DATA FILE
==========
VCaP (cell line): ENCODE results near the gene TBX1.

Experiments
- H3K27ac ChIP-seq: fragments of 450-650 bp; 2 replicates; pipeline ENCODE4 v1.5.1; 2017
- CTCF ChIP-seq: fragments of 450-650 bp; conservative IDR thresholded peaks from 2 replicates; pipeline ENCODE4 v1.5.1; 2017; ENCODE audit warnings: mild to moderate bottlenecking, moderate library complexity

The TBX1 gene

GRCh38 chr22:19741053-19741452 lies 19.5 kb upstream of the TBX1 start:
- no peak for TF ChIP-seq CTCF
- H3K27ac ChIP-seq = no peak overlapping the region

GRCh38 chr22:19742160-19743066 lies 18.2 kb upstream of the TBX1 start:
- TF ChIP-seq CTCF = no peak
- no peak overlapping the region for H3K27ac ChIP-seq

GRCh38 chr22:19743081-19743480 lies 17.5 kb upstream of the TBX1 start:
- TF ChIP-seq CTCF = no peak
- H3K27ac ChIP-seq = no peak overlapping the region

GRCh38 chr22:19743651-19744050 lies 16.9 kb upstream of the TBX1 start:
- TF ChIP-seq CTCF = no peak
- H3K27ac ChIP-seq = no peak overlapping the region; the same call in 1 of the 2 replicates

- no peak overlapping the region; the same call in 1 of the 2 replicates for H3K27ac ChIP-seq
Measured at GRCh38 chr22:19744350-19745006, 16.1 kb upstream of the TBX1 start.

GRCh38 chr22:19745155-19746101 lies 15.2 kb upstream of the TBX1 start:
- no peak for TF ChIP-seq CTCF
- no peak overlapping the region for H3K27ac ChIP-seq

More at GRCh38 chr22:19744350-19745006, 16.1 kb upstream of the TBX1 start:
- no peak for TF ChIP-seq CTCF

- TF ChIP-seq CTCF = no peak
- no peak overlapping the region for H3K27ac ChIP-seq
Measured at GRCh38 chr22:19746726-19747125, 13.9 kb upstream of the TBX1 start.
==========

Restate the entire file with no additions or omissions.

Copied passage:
VCaP (cell line): ENCODE results near the gene TBX1.

Experiments
- H3K27ac ChIP-seq: fragments of 450-650 bp; 2 replicates; pipeline ENCODE4 v1.5.1; 2017
- CTCF ChIP-seq: fragments of 450-650 bp; conservative IDR thresholded peaks from 2 replicates; pipeline ENCODE4 v1.5.1; 2017; ENCODE audit warnings: mild to moderate bottlenecking, moderate library complexity

The TBX1 gene

GRCh38 chr22:19741053-19741452 lies 19.5 kb upstream of the TBX1 start:
- no peak for TF ChIP-seq CTCF
- H3K27ac ChIP-seq = no peak overlapping the region

GRCh38 chr22:19742160-19743066 lies 18.2 kb upstream of the TBX1 start:
- TF ChIP-seq CTCF = no peak
- no peak overlapping the region for H3K27ac ChIP-seq

GRCh38 chr22:19743081-19743480 lies 17.5 kb upstream of the TBX1 start:
- TF ChIP-seq CTCF = no peak
- H3K27ac ChIP-seq = no peak overlapping the region

GRCh38 chr22:19743651-19744050 lies 16.9 kb upstream of the TBX1 start:
- TF ChIP-seq CTCF = no peak
- H3K27ac ChIP-seq = no peak overlapping the region; the same call in 1 of the 2 replicates

- no peak overlapping the region; the same call in 1 of the 2 replicates for H3K27ac ChIP-seq
Measured at GRCh38 chr22:19744350-19745006, 16.1 kb upstream of the TBX1 start.

GRCh38 chr22:19745155-19746101 lies 15.2 kb upstream of the TBX1 start:
- no peak for TF ChIP-seq CTCF
- no peak overlapping the region for H3K27ac ChIP-seq

More at GRCh38 chr22:19744350-19745006, 16.1 kb upstream of the TBX1 start:
- no peak for TF ChIP-seq CTCF

- TF ChIP-seq CTCF = no peak
- no peak overlapping the region for H3K27ac ChIP-seq
Measured at GRCh38 chr22:19746726-19747125, 13.9 kb upstream of the TBX1 start.